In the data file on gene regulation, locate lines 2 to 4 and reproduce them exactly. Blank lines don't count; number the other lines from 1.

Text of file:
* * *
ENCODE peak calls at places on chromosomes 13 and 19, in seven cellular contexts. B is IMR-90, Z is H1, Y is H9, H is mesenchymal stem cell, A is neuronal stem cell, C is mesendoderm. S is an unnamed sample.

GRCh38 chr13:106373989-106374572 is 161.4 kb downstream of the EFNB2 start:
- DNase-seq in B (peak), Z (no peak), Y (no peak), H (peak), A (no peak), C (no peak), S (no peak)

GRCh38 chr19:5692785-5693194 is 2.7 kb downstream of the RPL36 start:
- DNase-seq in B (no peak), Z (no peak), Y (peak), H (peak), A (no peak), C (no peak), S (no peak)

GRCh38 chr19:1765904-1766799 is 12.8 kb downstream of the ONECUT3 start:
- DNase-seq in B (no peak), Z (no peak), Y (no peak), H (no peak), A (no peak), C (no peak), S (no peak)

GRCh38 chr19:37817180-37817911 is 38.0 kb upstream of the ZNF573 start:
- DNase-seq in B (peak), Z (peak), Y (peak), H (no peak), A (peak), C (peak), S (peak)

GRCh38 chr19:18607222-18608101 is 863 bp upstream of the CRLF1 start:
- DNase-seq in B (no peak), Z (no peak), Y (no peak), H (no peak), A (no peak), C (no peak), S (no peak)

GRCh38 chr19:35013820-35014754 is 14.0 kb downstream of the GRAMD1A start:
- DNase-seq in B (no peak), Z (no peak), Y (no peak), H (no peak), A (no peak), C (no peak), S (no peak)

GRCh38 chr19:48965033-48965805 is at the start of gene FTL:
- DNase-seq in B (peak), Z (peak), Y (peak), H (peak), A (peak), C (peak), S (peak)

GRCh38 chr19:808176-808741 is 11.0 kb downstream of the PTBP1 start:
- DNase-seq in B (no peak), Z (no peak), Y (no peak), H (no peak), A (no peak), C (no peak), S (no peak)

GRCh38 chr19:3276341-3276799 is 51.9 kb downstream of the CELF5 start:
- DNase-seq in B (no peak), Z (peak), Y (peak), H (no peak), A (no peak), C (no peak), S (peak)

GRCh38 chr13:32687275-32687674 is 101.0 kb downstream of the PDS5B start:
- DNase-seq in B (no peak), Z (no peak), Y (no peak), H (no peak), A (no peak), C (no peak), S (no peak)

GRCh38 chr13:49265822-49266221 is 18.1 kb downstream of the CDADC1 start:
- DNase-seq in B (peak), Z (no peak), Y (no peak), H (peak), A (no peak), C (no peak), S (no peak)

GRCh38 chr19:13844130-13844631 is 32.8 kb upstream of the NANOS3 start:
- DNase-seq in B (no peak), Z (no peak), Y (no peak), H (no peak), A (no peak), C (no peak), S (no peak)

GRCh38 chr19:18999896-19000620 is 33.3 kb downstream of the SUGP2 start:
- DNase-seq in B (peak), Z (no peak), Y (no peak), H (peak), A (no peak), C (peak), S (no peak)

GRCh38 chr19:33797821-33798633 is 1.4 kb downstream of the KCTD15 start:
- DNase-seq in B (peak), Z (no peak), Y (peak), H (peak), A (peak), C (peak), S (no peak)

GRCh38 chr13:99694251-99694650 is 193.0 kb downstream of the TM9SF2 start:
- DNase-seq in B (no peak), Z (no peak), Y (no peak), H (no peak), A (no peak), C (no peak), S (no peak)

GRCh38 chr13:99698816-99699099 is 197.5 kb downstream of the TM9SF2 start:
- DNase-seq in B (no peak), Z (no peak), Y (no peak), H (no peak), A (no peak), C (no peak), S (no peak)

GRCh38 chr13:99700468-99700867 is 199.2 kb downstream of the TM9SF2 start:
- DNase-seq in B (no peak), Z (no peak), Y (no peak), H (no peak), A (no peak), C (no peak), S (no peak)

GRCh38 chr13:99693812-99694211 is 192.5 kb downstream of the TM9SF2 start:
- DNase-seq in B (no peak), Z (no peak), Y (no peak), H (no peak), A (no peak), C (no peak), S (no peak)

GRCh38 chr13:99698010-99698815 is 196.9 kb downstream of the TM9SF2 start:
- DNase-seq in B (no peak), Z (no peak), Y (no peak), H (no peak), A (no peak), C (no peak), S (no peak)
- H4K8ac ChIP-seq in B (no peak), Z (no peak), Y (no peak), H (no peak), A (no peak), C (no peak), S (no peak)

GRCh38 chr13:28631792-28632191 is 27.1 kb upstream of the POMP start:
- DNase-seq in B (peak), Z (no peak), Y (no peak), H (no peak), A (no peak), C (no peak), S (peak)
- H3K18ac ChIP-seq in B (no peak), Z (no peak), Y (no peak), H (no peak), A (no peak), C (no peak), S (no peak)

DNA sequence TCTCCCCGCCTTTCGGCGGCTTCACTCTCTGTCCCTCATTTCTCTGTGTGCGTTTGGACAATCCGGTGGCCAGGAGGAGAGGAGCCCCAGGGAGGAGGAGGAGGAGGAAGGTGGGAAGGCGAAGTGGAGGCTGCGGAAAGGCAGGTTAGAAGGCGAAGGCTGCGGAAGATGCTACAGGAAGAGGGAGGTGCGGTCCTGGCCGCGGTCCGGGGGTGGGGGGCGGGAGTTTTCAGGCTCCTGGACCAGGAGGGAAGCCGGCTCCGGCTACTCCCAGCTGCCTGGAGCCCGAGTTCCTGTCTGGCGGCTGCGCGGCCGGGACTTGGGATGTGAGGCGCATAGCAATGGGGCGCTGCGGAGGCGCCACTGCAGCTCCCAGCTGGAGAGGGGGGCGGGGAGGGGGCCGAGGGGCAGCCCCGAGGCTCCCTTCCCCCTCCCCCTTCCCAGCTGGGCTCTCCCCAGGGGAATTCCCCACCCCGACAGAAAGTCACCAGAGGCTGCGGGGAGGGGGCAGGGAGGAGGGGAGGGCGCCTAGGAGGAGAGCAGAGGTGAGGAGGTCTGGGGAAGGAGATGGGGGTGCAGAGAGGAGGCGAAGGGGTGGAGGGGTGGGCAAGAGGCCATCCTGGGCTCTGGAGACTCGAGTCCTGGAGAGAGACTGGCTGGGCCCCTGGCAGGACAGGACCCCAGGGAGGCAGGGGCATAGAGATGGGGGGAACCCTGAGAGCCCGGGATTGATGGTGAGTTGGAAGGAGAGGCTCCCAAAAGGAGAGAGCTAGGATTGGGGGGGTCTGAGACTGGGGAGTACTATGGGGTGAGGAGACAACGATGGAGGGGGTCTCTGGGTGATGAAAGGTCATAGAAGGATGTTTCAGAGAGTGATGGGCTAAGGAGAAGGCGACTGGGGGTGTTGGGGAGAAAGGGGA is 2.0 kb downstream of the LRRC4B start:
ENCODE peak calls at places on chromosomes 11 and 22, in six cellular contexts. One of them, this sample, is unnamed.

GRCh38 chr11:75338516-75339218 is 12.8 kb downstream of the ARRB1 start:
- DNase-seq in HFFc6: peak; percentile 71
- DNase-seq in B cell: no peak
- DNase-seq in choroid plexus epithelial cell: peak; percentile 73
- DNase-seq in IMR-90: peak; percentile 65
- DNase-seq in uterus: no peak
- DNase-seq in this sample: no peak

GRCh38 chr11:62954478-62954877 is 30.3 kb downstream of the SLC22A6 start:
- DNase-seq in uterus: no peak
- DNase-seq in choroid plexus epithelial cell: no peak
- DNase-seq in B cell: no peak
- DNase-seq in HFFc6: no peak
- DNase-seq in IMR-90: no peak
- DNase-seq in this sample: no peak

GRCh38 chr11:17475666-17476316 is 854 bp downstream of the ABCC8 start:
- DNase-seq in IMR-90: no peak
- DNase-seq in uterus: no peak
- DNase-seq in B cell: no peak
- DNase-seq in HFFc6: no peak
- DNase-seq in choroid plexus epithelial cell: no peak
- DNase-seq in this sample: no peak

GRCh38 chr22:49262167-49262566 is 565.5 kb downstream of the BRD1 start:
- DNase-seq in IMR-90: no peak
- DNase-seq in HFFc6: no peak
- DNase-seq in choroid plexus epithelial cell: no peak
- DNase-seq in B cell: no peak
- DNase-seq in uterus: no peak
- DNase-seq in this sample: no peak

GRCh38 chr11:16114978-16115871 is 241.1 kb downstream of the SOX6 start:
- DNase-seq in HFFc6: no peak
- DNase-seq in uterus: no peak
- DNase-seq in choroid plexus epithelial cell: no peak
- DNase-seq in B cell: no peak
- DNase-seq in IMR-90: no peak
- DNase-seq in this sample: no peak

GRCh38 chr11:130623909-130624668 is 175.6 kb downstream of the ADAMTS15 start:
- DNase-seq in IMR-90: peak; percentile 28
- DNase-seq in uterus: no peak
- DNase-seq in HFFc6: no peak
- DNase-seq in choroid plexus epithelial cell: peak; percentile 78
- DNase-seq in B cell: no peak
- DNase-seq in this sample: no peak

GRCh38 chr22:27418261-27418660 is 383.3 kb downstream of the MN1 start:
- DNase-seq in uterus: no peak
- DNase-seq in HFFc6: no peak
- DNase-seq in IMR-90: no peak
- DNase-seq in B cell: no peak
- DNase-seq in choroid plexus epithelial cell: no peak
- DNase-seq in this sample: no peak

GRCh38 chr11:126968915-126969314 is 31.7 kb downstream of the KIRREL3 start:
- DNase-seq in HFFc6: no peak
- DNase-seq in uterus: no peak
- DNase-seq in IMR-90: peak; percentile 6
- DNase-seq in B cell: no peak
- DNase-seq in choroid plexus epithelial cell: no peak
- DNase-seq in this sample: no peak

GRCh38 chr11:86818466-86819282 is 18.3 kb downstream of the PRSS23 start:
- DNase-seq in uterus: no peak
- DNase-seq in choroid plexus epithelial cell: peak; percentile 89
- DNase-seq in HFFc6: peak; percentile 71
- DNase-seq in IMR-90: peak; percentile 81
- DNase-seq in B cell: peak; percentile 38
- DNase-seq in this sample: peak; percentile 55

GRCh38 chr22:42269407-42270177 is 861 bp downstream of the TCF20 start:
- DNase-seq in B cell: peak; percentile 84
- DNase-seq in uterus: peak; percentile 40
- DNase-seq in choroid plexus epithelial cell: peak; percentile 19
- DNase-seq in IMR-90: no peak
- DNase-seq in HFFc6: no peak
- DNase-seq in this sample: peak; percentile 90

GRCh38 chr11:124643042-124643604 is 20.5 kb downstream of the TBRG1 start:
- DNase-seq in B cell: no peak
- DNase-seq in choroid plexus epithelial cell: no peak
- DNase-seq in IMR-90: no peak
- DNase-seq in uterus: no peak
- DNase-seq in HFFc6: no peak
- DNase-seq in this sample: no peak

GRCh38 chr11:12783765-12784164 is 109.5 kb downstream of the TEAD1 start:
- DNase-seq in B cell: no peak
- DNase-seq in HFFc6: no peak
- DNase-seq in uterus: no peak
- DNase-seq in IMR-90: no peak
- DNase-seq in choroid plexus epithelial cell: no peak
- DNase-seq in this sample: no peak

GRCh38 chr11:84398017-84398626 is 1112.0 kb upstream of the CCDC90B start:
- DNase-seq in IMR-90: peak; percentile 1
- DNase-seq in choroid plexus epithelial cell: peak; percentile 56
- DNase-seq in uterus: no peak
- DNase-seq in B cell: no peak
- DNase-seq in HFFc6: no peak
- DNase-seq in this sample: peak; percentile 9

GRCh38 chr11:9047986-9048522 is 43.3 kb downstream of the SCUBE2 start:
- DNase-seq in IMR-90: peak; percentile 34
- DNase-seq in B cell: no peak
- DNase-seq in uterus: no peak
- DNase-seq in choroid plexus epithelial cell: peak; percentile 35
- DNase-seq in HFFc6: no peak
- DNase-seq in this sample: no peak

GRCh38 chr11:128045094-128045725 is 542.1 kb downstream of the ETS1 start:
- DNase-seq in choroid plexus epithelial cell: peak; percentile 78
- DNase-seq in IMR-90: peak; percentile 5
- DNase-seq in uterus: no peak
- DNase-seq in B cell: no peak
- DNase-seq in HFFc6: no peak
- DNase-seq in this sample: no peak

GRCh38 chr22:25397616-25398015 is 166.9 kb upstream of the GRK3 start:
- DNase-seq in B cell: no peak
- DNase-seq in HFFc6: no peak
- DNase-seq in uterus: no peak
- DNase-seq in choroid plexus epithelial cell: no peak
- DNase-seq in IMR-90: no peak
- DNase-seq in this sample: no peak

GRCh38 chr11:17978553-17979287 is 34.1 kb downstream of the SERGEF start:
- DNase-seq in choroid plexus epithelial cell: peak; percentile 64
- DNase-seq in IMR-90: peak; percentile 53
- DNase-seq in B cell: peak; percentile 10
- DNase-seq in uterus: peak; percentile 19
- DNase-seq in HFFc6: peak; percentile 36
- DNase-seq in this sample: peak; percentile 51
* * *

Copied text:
GRCh38 chr13:106373989-106374572 is 161.4 kb downstream of the EFNB2 start:
- DNase-seq in B (peak), Z (no peak), Y (no peak), H (peak), A (no peak), C (no peak), S (no peak)

GRCh38 chr19:5692785-5693194 is 2.7 kb downstream of the RPL36 start: